By Rick Crandall
Hiking with Emme, my 20-pound Australian terrier, I rediscovered pure joy. Watching the intensity on her face and in her movements, filled her with purpose. She was just a dog, but her enthusiasm began to fill the hole in my life.
Mountain Boy, with a summit at 13,193 feet, looms large over Colorado’s Independence Pass, the second highest paved road in America. With no clear recommended route up the mountain, Emme and I invented a path. Climbing on snow cornices and bushwhacking where there was no trail, we went higher. What had looked like beach ball-sized rocks from farther away, were actually eight-to-ten feet tall boulders. Emme was in heaven. She jumped, clawed and climbed them all.
The increasingly steep slope was built out of loose rocks and slippery sand. Everywhere I stepped moved. It felt we were walking on marbles. Momentarily paralyzed, I realized if I tried to go up or down, I would lose traction and slide down the rocks. I was stuck. While Emme was having no trouble at all, she as clearly worried about me. Sharp points from my hiking poles saved me from a serious slide. Slowly, I inched up a long patch where the snow met the rocks. Emme’s claws dug like crampons. She went right up on the snow and stuck to me like glue. We were a team.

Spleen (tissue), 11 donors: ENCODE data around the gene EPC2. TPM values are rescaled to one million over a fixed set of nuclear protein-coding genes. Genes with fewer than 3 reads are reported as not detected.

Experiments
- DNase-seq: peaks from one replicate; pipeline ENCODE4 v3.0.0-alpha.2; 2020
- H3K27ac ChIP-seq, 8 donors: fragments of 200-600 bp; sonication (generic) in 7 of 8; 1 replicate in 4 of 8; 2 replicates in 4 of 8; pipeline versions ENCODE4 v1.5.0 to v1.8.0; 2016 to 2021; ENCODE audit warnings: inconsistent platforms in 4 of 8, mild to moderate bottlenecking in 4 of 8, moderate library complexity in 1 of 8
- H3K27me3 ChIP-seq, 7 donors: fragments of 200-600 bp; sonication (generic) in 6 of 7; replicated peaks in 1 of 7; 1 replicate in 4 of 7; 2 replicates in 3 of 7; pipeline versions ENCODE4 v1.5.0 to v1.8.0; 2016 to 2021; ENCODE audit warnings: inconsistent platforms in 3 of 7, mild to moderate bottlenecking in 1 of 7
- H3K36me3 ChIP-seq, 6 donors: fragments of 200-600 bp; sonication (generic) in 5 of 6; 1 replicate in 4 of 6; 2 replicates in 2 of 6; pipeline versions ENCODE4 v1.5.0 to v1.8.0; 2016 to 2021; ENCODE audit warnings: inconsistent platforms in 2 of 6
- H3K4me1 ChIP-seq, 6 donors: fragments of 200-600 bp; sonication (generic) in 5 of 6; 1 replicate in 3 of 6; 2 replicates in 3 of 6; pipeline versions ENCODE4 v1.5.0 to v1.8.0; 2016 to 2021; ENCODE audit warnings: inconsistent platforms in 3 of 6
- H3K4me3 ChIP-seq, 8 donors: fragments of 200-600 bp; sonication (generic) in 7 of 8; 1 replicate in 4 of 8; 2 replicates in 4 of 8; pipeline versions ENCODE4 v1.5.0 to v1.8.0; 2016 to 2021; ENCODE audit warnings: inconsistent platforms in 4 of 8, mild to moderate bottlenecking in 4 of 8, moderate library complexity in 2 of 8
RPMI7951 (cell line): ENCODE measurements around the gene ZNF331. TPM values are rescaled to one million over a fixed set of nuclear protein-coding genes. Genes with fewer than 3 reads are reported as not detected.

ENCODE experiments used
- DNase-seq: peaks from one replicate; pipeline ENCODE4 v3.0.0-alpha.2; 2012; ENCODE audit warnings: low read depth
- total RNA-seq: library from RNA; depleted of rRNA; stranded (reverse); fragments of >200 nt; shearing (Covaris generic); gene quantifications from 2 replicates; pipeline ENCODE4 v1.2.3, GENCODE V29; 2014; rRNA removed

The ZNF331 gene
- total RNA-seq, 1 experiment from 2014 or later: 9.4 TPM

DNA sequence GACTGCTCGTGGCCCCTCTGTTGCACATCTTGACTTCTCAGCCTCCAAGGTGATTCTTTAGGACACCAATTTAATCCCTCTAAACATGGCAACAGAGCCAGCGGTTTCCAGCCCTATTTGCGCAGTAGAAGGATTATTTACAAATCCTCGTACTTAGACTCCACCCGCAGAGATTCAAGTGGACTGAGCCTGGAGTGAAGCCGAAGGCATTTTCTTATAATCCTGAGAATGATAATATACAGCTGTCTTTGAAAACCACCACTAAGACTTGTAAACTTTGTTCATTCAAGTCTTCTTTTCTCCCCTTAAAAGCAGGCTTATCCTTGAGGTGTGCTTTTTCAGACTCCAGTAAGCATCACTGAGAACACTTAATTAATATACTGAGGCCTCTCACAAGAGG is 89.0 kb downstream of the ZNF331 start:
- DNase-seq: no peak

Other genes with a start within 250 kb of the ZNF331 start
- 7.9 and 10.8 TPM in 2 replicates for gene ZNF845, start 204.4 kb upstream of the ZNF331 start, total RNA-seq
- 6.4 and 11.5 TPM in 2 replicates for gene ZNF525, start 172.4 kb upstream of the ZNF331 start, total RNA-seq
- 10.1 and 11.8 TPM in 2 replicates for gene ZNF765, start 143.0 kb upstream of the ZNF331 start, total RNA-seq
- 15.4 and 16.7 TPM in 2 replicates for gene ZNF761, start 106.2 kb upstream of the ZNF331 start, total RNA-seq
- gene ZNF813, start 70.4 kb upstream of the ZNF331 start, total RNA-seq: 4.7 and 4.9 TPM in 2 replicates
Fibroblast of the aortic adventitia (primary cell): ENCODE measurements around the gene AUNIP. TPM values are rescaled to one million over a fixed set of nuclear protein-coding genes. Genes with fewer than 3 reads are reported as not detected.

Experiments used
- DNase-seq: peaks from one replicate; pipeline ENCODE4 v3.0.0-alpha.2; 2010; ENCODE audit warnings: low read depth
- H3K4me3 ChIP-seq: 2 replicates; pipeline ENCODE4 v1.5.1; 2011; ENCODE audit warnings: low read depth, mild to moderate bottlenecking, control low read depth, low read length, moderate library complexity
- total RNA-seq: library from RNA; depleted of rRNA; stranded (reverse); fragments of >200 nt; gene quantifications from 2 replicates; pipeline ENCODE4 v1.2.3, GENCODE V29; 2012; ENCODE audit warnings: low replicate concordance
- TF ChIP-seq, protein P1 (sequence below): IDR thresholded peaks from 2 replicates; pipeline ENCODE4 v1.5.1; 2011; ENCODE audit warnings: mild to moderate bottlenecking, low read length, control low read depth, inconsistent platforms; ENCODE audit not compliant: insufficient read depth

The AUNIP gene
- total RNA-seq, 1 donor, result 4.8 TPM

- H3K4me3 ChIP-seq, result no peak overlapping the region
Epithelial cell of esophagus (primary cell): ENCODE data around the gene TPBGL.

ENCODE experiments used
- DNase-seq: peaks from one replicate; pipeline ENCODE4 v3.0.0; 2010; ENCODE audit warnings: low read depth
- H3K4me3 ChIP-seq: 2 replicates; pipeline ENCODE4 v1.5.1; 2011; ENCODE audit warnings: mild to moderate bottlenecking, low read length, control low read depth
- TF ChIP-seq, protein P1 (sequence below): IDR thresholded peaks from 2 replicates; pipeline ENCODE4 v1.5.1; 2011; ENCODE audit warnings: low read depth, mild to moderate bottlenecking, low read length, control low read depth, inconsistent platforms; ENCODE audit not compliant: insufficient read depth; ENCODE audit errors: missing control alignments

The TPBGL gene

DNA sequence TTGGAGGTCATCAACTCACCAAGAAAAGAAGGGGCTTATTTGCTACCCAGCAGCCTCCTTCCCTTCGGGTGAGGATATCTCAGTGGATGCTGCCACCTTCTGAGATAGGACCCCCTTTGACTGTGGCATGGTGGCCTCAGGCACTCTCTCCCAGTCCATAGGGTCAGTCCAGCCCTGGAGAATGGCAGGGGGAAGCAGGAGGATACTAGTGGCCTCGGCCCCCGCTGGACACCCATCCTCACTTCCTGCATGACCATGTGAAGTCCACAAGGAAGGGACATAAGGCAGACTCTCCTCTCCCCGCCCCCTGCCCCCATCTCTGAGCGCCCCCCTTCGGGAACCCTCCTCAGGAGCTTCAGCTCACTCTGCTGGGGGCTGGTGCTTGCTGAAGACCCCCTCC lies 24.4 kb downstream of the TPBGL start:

At the summit, the sun broke through the clouds and we were surrounded in every direction by spectacular views. A series of peaks and valleys made a painting-like panorama that took my breath away. Emme climbed up on a pile of rocks and scanned slowly from one side to another. She, too, was taking it all in.
After short break, we slowly headed back down. That day changed our lives. From discovering the route to overcoming physical challenges, we were rewarded with incredible beauty and an intense sense of accomplishment.
As we got into the car, Emme jumped onto her favorite spot on my armrest and looked at me triumphantly. I could almost hear her say, “Dad, you finally figured it out. This is what I want to do, and you are going to do it with me!”
That as the moment I knew we were on to something. Hikes progressed into steeper slopes, more snow, bigger and sharper boulders, and greater challenges finding routes to higher mountains. At 63 years old, some of my friends thought I was crazy, but that was only the beginning. Together, we climbed 16 of the fourteeners, (the highest peaks in America) and raised tens of thousands for canine charities. By age 74, I had climbed the 58th and final fourteener in the Rockies.
Because of Emme, I discovered a late-in-life passion for mountain climbing. This tiny terrier inspired me to live fully and embrace that you’re never too old to try new things. These have been the best years of my life. All because my wife said, “Let’s get a dog.”